Is Focusing Your Creativity Important?

At first glance, this cartoon by Emily Flake (originally published in The New Yorker) provides amusing, yet sage, advice:

Maybe if your creativity had fewer outlets, it would come out of you with more force.

But when I think about it, I don’t find such sentiments amusing or wise…

Many people, following the old adage of “practice makes perfect,” think that specializing in one medium or artistic pursuit will make for a greater proficiency. But creativity and art are not necessarily like surgery.

Art does not require perfection. So-called mistakes, even those acknowledged by the artist, do not hurt anyone. But more importantly, creativity is about expression — and the joy of creating.

And joy, like big wet kisses, can be sloppy. (Some people even prefer their art — and kisses — sloppy.)

I think one of the problems people have creating things is this fear of not being perfect. It holds us back, keeps us from expressing ourselves, keeps us from the joy of making.

So does thinking that if we’d only focus on one medium or form of art that we’d get better — because when we do and the “creativity doesn’t come out with better force,” we feel inadequate, talentless.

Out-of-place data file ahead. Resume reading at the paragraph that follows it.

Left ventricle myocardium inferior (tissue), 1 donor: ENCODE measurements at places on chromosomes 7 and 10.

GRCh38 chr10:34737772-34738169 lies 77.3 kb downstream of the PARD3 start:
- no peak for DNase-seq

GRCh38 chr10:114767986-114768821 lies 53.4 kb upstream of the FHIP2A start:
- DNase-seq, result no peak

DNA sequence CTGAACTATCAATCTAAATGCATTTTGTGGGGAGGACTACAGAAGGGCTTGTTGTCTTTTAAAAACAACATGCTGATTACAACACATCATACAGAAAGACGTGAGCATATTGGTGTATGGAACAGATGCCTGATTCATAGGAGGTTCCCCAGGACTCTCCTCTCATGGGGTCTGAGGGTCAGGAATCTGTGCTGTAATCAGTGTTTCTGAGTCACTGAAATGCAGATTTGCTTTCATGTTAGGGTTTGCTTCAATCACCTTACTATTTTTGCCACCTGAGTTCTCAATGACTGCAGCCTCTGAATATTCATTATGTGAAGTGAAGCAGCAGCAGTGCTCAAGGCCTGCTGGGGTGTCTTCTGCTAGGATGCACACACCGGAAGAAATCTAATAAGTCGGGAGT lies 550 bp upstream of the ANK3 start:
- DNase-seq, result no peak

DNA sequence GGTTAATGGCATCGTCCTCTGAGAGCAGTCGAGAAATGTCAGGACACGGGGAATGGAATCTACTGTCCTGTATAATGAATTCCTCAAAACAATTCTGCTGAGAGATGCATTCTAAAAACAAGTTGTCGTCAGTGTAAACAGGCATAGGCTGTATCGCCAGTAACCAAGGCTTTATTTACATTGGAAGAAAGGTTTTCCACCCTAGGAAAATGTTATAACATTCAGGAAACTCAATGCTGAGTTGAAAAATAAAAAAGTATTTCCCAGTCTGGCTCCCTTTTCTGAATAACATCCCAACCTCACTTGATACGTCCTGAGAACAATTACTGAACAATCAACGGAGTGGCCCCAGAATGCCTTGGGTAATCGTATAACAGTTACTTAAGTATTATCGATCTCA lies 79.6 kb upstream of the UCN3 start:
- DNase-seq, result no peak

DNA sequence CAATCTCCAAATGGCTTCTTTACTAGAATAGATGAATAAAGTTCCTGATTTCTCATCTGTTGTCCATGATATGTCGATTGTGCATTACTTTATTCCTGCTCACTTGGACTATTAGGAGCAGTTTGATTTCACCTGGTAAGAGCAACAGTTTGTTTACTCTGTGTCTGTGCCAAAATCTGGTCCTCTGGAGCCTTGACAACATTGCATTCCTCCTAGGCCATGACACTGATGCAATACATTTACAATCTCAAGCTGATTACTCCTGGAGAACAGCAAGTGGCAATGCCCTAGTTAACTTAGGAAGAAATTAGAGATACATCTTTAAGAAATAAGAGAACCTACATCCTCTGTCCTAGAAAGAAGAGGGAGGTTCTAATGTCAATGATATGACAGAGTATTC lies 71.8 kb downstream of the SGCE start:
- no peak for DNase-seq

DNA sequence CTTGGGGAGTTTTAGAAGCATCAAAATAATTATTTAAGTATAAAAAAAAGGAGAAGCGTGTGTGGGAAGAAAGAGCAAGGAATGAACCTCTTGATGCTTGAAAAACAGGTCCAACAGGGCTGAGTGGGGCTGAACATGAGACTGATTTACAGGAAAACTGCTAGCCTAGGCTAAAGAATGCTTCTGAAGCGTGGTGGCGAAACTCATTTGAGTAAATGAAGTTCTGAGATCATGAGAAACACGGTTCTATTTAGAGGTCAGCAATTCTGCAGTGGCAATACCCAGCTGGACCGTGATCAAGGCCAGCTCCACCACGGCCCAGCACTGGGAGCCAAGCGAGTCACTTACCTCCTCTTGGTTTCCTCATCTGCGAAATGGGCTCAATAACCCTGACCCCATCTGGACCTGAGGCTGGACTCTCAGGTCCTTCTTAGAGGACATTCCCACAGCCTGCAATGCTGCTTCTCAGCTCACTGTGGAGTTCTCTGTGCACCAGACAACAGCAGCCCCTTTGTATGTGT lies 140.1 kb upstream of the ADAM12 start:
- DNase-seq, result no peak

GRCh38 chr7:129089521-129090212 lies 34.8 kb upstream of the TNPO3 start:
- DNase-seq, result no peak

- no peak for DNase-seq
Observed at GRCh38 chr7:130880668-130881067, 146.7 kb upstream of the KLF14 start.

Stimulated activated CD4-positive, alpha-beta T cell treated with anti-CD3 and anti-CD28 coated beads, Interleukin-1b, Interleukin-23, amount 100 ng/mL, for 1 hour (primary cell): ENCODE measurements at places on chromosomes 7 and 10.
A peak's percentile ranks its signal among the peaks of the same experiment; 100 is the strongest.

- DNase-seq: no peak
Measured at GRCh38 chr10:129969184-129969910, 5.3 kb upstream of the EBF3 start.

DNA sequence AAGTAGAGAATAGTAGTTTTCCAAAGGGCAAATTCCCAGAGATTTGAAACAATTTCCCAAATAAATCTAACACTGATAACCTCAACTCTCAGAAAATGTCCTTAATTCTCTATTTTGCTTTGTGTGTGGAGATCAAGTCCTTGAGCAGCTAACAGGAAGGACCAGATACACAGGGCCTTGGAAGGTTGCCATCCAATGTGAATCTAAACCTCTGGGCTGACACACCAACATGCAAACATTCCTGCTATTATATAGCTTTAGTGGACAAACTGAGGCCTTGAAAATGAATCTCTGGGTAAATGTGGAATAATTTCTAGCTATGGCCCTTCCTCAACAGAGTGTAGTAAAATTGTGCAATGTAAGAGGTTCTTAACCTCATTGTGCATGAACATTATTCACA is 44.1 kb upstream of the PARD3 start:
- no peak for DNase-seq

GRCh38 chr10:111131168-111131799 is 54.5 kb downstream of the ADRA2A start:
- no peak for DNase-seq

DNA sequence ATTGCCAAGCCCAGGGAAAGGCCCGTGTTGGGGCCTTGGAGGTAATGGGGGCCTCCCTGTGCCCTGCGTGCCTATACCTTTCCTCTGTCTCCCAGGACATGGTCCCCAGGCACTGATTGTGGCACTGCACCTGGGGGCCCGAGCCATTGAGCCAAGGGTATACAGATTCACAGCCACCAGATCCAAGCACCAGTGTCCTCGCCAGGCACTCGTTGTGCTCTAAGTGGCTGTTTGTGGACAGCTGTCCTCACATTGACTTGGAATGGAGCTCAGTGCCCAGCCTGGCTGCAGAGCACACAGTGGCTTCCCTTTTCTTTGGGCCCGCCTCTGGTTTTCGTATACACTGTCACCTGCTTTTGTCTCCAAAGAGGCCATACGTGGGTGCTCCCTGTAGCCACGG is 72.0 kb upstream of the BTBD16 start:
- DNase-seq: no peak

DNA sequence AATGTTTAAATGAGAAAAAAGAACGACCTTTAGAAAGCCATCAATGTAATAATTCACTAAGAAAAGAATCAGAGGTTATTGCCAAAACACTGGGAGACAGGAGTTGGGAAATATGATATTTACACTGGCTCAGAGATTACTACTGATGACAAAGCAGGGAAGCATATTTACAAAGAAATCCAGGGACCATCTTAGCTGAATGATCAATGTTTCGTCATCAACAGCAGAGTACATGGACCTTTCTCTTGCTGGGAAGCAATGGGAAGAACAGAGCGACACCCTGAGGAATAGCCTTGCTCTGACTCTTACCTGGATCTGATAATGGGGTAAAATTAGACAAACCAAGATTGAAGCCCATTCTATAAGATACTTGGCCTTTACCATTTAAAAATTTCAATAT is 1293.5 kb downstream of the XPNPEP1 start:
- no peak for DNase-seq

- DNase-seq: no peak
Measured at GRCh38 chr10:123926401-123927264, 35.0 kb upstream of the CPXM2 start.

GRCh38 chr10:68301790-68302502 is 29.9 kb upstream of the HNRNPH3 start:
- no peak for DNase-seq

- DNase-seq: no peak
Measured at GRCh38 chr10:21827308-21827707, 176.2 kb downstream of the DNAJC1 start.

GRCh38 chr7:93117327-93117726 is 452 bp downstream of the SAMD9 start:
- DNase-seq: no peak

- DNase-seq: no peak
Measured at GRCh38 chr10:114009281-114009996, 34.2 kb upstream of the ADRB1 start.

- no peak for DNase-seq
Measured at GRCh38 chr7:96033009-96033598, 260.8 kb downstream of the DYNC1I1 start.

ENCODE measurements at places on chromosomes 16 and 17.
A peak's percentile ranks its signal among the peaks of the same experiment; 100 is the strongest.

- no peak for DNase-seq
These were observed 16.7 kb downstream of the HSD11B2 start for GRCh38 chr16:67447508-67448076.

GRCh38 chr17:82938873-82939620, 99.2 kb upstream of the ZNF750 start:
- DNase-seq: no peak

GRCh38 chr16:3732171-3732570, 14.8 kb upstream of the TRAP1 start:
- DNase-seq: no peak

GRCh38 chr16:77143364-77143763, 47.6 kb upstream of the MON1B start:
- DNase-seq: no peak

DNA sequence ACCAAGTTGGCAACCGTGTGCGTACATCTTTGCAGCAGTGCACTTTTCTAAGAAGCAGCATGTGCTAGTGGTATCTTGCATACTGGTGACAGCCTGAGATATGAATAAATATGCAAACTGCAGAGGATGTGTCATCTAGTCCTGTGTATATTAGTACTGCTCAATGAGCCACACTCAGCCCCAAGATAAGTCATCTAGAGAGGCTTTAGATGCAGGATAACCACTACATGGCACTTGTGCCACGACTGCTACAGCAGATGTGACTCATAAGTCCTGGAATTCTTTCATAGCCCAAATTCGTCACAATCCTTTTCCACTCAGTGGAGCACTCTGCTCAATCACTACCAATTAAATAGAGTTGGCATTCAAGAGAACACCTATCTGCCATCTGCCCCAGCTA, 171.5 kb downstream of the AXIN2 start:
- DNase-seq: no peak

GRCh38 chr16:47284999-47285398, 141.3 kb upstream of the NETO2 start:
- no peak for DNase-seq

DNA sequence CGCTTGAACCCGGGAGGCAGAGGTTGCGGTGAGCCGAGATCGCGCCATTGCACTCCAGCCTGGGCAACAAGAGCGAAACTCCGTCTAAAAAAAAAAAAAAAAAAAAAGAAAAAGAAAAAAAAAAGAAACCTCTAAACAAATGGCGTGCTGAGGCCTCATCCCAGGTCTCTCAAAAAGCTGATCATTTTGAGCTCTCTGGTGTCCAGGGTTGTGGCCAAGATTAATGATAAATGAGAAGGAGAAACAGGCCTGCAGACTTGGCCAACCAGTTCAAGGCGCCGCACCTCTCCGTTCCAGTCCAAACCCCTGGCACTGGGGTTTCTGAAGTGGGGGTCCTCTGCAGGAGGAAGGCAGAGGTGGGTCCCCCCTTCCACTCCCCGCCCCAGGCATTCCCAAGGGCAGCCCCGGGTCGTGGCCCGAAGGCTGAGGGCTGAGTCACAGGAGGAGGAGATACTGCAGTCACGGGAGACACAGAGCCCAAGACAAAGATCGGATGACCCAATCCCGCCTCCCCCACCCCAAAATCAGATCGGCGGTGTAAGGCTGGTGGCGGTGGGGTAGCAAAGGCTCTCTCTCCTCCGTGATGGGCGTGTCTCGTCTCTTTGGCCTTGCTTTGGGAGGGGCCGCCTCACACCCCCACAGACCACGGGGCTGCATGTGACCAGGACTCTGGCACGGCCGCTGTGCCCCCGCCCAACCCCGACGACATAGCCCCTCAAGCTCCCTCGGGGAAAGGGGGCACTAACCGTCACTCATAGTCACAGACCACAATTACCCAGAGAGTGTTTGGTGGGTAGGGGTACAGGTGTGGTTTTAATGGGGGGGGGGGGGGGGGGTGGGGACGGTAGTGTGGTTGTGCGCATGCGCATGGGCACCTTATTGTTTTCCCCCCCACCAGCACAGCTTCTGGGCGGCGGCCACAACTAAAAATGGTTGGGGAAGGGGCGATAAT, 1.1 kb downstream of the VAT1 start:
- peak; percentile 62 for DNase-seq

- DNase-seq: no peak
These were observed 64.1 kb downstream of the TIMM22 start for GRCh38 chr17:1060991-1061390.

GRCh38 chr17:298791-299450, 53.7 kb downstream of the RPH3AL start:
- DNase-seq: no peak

This expectation of perfection doesn’t inspire us to try another medium, form, or style; it leaves us saying, “Forget it.” But we shouldn’t forget it, we shouldn’t give up on art. We should forget about the expectations of perfection in creating, of any notions of pleasing others with our art.

Even though we know we’d never get past Simon Cowell if we auditioned on Idol, we still enjoy singing in the car or with friends — so why do we limit ourselves when it comes to art?

To answer the titular question of this post, “Is focusing your creativity important?” I say, “Not really.”

At least not the way most folks mean to focus.

I think you should focus on being creative, not so much on the end result — or it’s meeting the standards of others. Just focus on the expression and the joy of making something.

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